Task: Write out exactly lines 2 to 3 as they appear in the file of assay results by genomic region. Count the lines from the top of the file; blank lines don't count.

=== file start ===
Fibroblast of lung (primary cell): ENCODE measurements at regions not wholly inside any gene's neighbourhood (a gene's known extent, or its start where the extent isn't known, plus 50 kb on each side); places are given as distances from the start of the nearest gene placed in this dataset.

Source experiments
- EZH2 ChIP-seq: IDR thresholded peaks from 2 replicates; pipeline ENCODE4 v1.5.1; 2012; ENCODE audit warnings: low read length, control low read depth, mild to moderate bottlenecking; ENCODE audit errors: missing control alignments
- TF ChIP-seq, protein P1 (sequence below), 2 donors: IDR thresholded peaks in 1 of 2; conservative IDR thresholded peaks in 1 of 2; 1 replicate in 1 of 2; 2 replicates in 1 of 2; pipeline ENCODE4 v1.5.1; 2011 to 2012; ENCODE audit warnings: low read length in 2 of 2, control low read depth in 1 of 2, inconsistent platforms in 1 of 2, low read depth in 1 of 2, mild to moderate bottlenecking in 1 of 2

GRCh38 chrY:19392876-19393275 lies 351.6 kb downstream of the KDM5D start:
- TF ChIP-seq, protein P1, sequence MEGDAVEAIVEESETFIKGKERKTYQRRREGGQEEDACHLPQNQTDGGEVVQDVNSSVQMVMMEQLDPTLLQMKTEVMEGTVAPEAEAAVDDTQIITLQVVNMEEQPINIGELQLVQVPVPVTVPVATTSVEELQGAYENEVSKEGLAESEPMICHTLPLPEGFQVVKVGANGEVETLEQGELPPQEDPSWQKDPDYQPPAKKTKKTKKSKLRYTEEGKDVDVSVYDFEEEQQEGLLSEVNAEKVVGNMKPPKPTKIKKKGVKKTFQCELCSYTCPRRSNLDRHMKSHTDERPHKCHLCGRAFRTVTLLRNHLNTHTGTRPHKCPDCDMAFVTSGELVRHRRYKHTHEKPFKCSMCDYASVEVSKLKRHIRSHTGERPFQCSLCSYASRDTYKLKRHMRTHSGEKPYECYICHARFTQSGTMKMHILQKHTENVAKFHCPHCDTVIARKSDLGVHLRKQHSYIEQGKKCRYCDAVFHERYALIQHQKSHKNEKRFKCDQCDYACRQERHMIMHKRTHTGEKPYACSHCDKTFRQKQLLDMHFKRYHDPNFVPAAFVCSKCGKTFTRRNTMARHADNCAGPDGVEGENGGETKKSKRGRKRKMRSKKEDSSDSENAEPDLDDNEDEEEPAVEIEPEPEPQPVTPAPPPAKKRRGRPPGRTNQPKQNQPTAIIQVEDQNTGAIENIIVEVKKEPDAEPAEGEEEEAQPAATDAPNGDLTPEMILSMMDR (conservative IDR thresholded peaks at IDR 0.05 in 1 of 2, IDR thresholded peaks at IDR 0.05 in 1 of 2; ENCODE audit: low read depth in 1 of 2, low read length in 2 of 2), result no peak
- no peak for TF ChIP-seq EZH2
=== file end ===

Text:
Source experiments
- EZH2 ChIP-seq: IDR thresholded peaks from 2 replicates; pipeline ENCODE4 v1.5.1; 2012; ENCODE audit warnings: low read length, control low read depth, mild to moderate bottlenecking; ENCODE audit errors: missing control alignments